Dir/scr: Barnaby Southcombe. UK-Germany-France. 2012. 93mins
Not so much noir as plain murky, I, Anna is a psychological drama that boasts lashings of moody atmospherics hiding a slim emotional core. The film’s primary selling point is the ever-watchable Charlotte Rampling as we haven’t seen her in a while – at least, not since François Ozon’s Under the Sand. Instead of the scary, hard-boiled misanthropes she’s played at late – in films by Todd Solondz, Laurent Cantet et al – here’s Rampling as a vulnerable and not terribly confident woman in a crisis.
Rampling is as magnetic as ever when she shows Anna on the edge of breakdown.
But debut writer-director Barnaby Southcombe – who’s also Rampling’s son – never really knits the complexities of lead character Anna into a plausible narrative, generally relying on moody urban backdrops, and some stylish trimmings such as Richard Hawley’s downbeat songs, to pick up the slack. With its markedly older than usual lead characters set against glossy stylistics and K.I.D.’s techno-ish score, it’s hard to know quite what audience sector will appeal to, although the pairing of Rampling and Gabriel Byrne could make it a moderate pull for mature genre-friendly viewers.
The film’s initial hook is that it looks at the perils of modern dating for the older woman. Anna (Rampling) is a divorced woman, living in London with her daughter Emmy (Atwell) and small granddaughter Chiara. Steeling herself to re-enter the dating market, Anna attends a speed-meet soiree where she seems to hit it off with a smooth-talking rough diamond, George (Ralph Brown). Later, George is found dead and circumstances seem to imply his son Stevie (Max Deacon), in trouble over a drug debt.
First on the crime scene is insomniac police inspector Bernie Reid (Byrne), cracking up over his own divorce. Seeing Anna leave the building, he finds her strangely catching his imagination – possibly because he senses a lonely kindred spirit, possibly because Rampling’s legs still look knockout in a femme fatale’s trenchcoat. Failing to connect her with the case he’s investigating, this most erratic of movie cops finds himself virtually stalking Anna, before hooking up with her romantically.
Meanwhile, the plot thickens, but rather less than the atmosphere, which makes liberal and doom-laden use of various London locations to which Southcombe seems to have had unusually free access – above all, the Barbican, London’s brutalist upmarket housing estate cum arts complex, which here becomes a baleful mini-metropolis in itself, as well as Oxford Street and even the interior of the John Lewis department store, where Anna works. Ben Smithard’s Scope photography covers these locales in lashings of baleful ambience, given a chic modernist gloss by K.I.D.’s electronic score and the moody musings of neo-retro balladeer Hawley.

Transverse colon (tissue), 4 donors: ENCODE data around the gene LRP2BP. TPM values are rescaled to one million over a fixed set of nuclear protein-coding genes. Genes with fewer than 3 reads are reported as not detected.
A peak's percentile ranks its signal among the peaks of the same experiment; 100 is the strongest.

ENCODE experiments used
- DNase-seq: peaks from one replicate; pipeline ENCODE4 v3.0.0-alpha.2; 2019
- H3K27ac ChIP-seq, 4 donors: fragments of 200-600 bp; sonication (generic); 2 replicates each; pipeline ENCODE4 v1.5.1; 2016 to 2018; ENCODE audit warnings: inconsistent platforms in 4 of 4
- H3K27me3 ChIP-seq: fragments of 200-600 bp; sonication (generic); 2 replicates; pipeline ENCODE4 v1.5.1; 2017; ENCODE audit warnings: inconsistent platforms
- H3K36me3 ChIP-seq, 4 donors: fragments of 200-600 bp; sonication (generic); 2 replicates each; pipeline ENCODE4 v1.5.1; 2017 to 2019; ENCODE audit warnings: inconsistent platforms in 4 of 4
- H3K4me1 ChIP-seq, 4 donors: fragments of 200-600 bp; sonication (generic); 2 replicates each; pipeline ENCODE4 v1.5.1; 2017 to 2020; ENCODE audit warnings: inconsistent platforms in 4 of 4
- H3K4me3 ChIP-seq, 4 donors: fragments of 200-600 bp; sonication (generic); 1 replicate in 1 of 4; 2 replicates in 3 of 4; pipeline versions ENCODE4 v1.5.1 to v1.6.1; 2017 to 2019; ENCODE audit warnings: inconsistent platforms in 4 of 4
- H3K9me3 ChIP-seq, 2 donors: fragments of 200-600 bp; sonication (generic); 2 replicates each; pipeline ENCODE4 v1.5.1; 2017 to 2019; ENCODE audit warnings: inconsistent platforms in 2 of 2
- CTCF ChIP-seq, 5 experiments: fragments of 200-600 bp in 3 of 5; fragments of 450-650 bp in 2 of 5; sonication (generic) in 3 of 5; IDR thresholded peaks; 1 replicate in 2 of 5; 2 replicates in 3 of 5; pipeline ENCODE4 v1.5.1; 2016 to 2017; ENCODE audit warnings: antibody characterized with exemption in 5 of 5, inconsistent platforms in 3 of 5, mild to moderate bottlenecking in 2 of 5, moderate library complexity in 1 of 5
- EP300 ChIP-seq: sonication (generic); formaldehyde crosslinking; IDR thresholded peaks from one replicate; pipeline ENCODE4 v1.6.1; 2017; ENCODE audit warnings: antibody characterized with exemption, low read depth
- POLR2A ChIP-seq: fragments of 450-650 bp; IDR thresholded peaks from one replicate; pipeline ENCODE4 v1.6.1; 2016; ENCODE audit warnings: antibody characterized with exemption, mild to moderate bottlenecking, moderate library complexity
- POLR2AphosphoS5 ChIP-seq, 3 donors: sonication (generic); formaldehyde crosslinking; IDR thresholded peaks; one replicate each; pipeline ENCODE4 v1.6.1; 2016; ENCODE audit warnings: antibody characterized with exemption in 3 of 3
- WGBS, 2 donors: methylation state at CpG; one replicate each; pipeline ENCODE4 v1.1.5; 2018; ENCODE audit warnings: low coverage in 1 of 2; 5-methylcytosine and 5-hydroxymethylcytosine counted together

But the film falls down both on narrative, the love-death nexus never quite working out satisfactorily in investigative terms, and in characterisation. Southcombe simply doesn’t seem to have a keen eye for performance, and somewhat overindulges both Byrne, whose cop – crackling with neurosis and anxiety – doesn’t ever come across as plausible, and more importantly, Rampling.
The actress’s harder edges are here, and she’s magnetic as ever when she shows Anna on the edge of breakdown, but is less convincing when she gives her a mischievous, even impish glimmer that hints at the character’s troubled self-delusion. Best among the cast are Eddie Marsan, effortlessly good value as ever in a no-nonsense sidekick cop role, and veteran actress Honor Blackman – erstwhile action-kicking heroine in ‘60s TV series The Avengers – whose mischievous cameo shows she can still vamp it up. A final-act twisteroo introduces a hard-to-swallow psychological back story that the film has seeded in narrative hints but certainly hasn’t earned emotionally.
Production companies: Embargo Films, Riva Film, Arsam International
International sales: Global Screen, firstname.lastname@example.org
Producers: Felix Vossen, Christopher Simon, Michael Eckelt, Ilann Girard
Screenplay: Barnaby Southcombe, from the novel by Elsa Lewin
Cinematography: Ben Smithard
Editor: Peter Boyle
Production designer: Tom Burton
Music: K.I.D., Richard Hawley
Main cast: Charlotte Rampling, Gabriel Byrne, Eddie Marsan, Jodhi May, Hayley Atwell